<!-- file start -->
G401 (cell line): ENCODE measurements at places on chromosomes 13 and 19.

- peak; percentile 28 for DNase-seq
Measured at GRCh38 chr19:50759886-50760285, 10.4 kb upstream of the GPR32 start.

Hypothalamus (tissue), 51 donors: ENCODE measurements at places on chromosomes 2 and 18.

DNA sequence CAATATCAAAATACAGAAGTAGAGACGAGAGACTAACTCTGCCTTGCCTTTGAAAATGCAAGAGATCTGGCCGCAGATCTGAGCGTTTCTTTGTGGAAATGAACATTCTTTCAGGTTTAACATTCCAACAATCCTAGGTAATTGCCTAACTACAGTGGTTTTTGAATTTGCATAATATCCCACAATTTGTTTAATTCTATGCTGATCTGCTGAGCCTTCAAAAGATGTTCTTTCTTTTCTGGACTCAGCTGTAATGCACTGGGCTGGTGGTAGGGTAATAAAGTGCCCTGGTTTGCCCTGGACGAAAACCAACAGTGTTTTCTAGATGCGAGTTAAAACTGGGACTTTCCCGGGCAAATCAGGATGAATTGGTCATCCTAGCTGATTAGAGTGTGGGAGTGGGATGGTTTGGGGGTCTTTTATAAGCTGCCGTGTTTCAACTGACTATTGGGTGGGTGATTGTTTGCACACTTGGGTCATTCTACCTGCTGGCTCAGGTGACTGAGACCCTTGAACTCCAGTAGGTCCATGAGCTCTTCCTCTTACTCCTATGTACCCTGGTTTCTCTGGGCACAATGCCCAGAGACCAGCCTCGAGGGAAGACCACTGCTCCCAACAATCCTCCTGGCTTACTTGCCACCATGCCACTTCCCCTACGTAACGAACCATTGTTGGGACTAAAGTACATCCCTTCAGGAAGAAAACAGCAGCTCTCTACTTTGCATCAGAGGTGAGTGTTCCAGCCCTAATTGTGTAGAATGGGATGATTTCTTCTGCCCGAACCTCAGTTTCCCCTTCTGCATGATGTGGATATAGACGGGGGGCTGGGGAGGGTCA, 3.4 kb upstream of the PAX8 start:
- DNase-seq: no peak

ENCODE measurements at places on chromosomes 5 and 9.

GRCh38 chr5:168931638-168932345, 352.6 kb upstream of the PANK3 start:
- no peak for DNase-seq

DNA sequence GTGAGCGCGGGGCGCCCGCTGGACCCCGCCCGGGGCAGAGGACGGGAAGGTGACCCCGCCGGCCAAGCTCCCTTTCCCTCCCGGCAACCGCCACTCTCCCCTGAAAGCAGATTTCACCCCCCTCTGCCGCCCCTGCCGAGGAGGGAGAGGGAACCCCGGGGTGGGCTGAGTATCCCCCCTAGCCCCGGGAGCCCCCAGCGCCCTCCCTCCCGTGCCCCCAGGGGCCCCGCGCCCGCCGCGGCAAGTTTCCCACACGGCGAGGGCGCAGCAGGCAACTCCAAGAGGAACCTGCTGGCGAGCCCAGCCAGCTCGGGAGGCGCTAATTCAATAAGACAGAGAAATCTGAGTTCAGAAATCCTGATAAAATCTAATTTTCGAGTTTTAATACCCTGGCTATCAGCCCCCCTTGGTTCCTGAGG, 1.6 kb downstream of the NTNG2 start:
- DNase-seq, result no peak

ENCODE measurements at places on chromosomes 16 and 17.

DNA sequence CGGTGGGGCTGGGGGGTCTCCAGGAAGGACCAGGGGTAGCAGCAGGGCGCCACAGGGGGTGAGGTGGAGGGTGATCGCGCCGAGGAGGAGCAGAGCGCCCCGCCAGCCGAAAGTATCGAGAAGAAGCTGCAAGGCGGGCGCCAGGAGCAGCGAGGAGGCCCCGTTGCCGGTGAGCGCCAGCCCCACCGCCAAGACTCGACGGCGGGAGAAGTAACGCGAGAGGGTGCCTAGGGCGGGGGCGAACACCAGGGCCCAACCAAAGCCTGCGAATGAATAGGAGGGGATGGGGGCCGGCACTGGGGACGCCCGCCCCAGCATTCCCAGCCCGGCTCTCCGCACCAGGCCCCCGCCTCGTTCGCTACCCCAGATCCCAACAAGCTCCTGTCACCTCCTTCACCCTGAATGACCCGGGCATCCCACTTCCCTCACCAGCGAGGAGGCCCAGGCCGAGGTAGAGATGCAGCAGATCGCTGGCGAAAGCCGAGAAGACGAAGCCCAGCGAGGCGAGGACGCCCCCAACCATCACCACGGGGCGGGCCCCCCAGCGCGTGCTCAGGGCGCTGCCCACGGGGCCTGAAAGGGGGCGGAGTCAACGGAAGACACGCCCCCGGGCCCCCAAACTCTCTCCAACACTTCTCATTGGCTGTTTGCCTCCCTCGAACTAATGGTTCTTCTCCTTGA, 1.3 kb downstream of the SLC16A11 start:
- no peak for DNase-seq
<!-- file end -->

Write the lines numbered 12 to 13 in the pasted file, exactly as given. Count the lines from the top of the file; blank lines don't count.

ENCODE measurements at places on chromosomes 16 and 17.

DNA sequence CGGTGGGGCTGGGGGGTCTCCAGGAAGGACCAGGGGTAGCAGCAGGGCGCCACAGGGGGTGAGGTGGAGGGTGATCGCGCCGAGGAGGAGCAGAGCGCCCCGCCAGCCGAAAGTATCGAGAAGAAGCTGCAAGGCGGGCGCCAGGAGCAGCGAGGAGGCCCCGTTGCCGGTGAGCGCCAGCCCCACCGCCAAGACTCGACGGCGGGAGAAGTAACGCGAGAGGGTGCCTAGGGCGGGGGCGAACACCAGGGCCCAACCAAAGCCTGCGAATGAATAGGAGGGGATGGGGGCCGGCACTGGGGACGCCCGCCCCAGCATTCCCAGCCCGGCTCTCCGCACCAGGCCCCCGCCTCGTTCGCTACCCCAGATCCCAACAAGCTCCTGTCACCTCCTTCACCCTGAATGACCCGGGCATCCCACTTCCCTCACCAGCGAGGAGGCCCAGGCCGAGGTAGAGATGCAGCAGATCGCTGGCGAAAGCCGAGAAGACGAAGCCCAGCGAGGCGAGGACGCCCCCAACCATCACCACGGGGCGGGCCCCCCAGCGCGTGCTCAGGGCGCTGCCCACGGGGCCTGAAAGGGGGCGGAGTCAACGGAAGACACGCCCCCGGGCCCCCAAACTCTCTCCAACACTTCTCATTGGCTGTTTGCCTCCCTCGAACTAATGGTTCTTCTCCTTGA, 1.3 kb downstream of the SLC16A11 start: